Apparently the best way to get Instagram CEO Adam Mosseri to listen to the public is to throw him up on the witness stand. Mosseri said yesterday during a Senate hearing that Instagram is planning to bring back its chronological feed, after literally years of users pleading with the company to do just that. It’s unclear when, exactly the reversal will go into effect.
Of course, Mosseri’s concession isn’t unprompted. Instagram and Facebook have faced intense questioning by government authorities, activists, and regulators in the last few months over harms done by the companies’ algorithms.
Instagram’s algorithmic feed was introduced five years ago as a way of making the platform more personal (and, therefore, more coercive to our attention spans). The decision was immediately polarizing amongst users, especially by the influencer community, which worried the new feed would affect their profits.
Half a decade later, Instagram has finally decided to listen to user feedback. Just kidding, it definitely has not been listening to users. This is all about sidestepping the Senate’s concerns about the unruly impact of those algorithms.
Mosseri fights back — Yesterday’s Senate hearing — during which Mosseri revealed the company’s plans for its feed — was the latest in a series set off by disclosures made by Frances Haugen, a former member of Facebook’s Civic Integrity team. Haugen’s concerns revolve around the algorithms employed by both Facebook and Instagram.
Mosseri spent his testimony doing exactly what you’d expect of him: defending Instagram from every angle. He praised Instagram’s recent additions to its safety features — a line which ranking member Sen. Blumenthal (D-Conn.) quickly called out as a PR stunt, given the timing of its announcement.
In typical Senate fashion, the hearing spun out into about a hundred different threads, but the topic of Instagram’s algorithms pervaded. Blumenthal said his staff has been creating test accounts to see where the algorithms lead; within an hour, he said, the account was receiving recommendations to follow “pro-anorexia” and other eating disorder content.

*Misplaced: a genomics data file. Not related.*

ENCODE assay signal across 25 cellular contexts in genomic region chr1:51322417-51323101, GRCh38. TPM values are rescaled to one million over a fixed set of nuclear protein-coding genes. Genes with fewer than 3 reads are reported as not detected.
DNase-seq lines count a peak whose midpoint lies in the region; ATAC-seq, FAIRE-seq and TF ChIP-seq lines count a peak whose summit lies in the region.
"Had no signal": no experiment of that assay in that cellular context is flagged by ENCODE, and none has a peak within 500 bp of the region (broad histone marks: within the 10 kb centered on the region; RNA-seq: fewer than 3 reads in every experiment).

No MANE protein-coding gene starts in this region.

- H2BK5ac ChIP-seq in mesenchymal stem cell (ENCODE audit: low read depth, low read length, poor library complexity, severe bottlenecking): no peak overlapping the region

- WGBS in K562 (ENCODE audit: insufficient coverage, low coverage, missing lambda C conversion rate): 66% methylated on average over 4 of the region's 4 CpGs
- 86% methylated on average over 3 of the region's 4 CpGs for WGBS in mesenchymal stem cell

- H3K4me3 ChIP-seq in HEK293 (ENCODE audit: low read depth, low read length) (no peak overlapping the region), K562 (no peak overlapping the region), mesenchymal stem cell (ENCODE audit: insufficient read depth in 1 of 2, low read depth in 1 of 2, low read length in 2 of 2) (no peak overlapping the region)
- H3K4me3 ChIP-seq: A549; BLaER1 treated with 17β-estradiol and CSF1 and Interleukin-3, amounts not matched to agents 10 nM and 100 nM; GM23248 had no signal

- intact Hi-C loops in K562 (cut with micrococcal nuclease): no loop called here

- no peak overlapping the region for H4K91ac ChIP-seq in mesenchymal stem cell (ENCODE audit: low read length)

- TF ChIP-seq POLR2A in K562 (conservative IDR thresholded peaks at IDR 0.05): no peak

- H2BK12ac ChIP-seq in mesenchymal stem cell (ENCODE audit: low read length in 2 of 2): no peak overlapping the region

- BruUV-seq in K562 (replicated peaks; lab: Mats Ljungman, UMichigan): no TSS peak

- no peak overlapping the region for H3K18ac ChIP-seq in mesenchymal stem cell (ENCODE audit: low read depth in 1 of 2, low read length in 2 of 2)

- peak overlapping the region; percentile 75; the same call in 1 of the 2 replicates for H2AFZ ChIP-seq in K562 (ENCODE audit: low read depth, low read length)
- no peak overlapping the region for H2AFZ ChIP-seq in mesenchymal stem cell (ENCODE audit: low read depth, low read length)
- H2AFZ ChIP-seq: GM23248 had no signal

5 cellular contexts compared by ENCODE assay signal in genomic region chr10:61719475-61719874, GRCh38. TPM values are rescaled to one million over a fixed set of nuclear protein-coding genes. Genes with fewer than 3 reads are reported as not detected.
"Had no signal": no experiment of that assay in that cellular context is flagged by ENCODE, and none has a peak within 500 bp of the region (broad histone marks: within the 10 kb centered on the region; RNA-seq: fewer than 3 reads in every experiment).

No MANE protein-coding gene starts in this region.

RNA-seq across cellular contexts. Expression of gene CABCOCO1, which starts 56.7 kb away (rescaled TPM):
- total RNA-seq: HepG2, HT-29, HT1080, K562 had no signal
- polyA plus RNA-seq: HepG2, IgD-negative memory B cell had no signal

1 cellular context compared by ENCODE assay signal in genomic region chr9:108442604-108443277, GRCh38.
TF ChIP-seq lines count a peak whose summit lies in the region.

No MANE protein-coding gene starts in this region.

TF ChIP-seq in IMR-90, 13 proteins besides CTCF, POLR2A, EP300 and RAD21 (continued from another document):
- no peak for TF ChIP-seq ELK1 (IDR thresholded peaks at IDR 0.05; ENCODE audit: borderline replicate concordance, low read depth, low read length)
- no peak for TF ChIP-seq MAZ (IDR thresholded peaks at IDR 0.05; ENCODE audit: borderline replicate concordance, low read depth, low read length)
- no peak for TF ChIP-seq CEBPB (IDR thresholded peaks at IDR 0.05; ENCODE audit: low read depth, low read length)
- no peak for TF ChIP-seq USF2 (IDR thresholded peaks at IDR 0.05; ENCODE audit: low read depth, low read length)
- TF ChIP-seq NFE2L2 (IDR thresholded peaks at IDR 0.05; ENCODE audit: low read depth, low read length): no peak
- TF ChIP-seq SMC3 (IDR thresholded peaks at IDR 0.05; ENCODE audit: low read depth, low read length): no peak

This isn’t over — Mosseri’s testimony was wholly unremarkable. The Instagram head took a page from Meta CEO Mark Zuckerberg’s playbook by outright denying some of the senators’ concerns, like Instagram being addictive, despite plenty of research saying exactly the opposite. Both Facebook and Instagram just love to gaslight us.
So Instagram is taking the algorithmic guesswork out of its main feed. That’s not enough to satisfy the Senate, which at this point is visibly exasperated by Meta’s mind games. Mosseri’s refusal to completely shut down the Instagram Kids program, for example, is being viewed by the Senate subcommittee as just more proof the company puts profits over the public’s wellbeing.
Instagram, meanwhile, is still pushing for self-policing solutions, like the introduction of what Mosseri calls an “industry body” for oversight. This Sen. Blumenthal shut down immediately. “Self-policing based on trust is no longer a viable solution,” he said.